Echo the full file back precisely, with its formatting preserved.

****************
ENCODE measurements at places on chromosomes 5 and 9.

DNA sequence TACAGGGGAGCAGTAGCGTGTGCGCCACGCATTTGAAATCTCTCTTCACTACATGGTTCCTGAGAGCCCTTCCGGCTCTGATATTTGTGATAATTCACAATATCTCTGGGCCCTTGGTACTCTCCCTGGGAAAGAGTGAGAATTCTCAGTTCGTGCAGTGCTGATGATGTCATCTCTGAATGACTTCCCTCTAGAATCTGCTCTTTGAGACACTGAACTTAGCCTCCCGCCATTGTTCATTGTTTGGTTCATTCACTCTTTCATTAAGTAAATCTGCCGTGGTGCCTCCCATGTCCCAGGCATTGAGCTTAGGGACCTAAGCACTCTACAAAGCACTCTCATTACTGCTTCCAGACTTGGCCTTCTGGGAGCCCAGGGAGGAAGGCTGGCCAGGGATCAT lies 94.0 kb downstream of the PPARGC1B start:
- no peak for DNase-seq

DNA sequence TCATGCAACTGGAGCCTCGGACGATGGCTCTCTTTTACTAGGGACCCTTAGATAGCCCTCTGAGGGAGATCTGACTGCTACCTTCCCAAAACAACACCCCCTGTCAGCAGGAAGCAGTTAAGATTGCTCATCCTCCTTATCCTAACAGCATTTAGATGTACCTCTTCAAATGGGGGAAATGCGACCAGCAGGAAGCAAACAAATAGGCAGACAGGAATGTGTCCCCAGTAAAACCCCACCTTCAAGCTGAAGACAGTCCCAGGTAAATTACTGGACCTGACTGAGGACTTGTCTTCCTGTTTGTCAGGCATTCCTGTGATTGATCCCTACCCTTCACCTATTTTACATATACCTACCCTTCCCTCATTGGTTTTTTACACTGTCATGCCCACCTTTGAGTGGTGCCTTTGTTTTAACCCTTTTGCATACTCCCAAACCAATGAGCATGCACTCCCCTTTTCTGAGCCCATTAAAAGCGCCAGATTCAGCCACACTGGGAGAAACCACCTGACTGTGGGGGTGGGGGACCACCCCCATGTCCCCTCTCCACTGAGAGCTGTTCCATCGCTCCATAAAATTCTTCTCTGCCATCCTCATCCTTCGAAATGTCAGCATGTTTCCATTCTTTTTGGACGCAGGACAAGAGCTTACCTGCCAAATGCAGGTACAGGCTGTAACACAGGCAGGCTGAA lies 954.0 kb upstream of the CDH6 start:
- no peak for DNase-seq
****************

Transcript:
ENCODE measurements at places on chromosomes 5 and 9.

DNA sequence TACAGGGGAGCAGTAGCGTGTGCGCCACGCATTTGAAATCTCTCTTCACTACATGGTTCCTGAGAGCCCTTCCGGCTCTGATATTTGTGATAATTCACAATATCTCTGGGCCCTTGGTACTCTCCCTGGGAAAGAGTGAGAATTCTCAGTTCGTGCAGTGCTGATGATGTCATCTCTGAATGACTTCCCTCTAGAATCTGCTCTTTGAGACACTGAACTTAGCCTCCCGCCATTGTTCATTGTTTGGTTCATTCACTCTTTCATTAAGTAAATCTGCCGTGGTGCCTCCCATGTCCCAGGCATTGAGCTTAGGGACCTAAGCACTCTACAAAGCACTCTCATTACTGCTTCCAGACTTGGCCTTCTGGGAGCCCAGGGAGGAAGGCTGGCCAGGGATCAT lies 94.0 kb downstream of the PPARGC1B start:
- no peak for DNase-seq

DNA sequence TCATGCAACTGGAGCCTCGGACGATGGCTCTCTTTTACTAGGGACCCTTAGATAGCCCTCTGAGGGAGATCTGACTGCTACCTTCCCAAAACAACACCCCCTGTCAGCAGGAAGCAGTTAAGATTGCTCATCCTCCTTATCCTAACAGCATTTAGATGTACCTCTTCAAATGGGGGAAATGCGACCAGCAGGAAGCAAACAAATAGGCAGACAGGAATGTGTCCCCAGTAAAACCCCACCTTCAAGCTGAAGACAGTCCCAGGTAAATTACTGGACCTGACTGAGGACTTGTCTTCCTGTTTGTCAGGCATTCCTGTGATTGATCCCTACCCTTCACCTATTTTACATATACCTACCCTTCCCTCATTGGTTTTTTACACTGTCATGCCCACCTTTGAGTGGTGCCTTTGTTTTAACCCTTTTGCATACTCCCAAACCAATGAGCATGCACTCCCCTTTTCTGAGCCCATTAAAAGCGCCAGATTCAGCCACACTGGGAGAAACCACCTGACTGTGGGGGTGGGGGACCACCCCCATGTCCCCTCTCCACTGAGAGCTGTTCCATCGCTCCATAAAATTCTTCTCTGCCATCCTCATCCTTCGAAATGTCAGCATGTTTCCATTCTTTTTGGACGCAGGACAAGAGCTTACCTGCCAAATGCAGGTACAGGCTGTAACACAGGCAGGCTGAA lies 954.0 kb upstream of the CDH6 start:
- no peak for DNase-seq